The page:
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FIRE Fraud

FIRE Fraud

Originally aired 9/15/2021

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The days may be getting shorter and (slightly) cooler, but on the Get Ready For The Future Show, we’re bringing the heat! 🔥 In this episode, we’re talking all about the FIRE movement! 

You’ll learn:

Why the FIRE movement may be more smoke than flame
– Insight into what it’s *actually* like to retire (really) early
– Important steps to take toward financial independence
 

Downloadable Content:

What’s the Plan? A Manifesto for Your Life, Your Worth, and What Happens Next

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SHOW NOTES

Goodness, Gracious, Great Balls of Fire

  • It may be starting to cool off outside, but in today’s episode, we’re bringing the heat!
    • We’ve got straight talk lined up for the next hour all about the FIRE movement!
  • The acronym “FIRE” means Financial Independence, Retire Early and is a term from the book Your Money or Your Life by Vicki Robin and Joe Dominguez was first published in 1992.
    • The real aim of the book, according to comments by Vicki Robin, is not to convey a master plan for early retirement. It is to show people how to live well while consuming less in order to have a more rewarding life while wasting less of the world’s resources. Or, as Robin put it, “If you live for having it all, what you have is never enough.”
    • We’re all for financial independence, but retiring a couple of years early is a major task, much less retiring in your 30s or 40s.
  • Even though the author herself has said her book wasn’t meant to convey a master plan for early retirement, young people today have taken it to the extreme.
    • Followers of FIRE (Financial Independence, Retire Early) plan to retire much earlier than the traditional retirement age of 65 by dedicating up to 70% of income to savings while they are still in the workforce full-time.
    • Once their savings reach approximately 30 times their yearly expenses, or roughly $1 million, they may quit their day jobs or completely retire from any form of employment.
    • To cover their living expenses after retiring at a young age, FIRE devotees make small withdrawals from their savings, typically around 3% to 4% yearly.
      • Depending on the size of their savings and their desired lifestyle, this requires extreme diligence to monitor expenses as well as dedication to the maintenance and reallocation of their investments.
      • The 4% rule is dead!
    • When you consider the task that participants of the FIRE movement are taking on, it doesn’t make sense.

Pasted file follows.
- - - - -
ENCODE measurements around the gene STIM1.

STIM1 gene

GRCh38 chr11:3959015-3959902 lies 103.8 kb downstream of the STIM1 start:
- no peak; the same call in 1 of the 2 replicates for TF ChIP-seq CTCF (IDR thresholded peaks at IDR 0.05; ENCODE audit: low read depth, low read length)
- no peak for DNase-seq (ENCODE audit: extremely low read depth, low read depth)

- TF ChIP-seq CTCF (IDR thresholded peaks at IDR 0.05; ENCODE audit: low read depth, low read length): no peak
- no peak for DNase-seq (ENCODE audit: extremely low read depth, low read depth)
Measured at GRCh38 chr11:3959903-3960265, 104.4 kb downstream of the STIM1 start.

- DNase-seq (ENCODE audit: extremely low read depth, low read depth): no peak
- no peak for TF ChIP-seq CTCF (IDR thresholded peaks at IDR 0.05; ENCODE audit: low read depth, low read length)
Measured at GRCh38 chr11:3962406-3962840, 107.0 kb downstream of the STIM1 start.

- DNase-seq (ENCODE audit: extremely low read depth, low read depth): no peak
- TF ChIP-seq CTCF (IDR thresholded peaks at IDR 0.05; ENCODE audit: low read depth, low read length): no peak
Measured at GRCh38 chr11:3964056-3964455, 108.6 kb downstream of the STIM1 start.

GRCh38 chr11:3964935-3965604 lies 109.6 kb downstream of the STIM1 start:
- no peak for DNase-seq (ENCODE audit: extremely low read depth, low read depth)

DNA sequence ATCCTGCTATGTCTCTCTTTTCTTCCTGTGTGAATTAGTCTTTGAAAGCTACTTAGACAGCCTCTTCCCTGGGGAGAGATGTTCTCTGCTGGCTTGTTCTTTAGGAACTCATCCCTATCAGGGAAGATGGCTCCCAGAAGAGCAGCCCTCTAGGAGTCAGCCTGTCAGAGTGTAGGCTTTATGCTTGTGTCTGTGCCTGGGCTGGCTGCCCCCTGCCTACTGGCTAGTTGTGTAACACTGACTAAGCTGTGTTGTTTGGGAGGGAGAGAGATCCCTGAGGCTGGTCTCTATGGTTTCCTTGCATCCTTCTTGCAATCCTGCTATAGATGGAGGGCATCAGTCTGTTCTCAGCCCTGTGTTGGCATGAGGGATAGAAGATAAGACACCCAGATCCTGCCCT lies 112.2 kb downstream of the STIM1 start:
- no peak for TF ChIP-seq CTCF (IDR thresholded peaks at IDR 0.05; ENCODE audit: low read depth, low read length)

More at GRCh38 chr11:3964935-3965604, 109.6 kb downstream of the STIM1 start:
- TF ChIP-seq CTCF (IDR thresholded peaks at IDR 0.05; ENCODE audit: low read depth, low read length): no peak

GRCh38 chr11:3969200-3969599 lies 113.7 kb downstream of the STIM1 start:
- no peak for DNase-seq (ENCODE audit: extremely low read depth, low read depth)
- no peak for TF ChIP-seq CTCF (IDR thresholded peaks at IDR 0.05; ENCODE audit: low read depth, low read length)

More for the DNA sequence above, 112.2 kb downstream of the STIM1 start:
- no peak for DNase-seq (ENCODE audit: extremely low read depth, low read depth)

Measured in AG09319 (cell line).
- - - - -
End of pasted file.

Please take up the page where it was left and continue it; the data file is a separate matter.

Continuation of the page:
• In Arkansas (since that’s where our Flagship office is located), the median salary is $47,597 (SOURCE: Census.gov).
        • Saving 70% would mean saving $33,317 and living off of $14,280.
        • Considering that the average rent in Arkansas is $1,050/month (SOURCE: Zillow), that’s $12,600/year or over 88% of the income you’re living off of.

Like Paper in Fire

  • There are elements of truth in the FIRE movement. Just as reality TV reflects some elements of reality.
    • Any time someone tells a story, they share details to help convey the message they want. Simultaneously, they leave out parts that don’t fit the narrative.
  • There are 5 major challenges that come with following the FIRE movement.
  • #1 – What Got You Here Won’t Get You There
    • So you’ve been diligent in saving 70% of your income and are retiring incredibly early.
      • You’ve been scrimping and saving in hopes for a better future, but now you’ve got to shift from accumulating assets to distributing them. That can be terrifying.
    • How do you deal with the three big risks to retirement?
      • All of these are heightened exponentially by retiring extremely early.
    • Inflation
      • The longer you’re in retirement, the more chance inflation has to rise.
      • Can you handle a decrease in purchasing power over your long retirement?
      • As an example, take a cup of coffee that costs 2 dollars today. The effect of a 3 percent inflation rate would have that same cup of coffee cost $3.81 in 20 years (nearly double the cost.)
        • But you’re not talking about spending 20 years in retirement; more like 40-60.
      • Longevity
        • Longevity may not seem like a risk, but the longer you live the more money you need.
        • We’re not saying that you are going to necessarily live longer if you retire extremely early, but you will live longer in retirement if you retire extremely early.
        • Do you have enough money to last?
      • Timing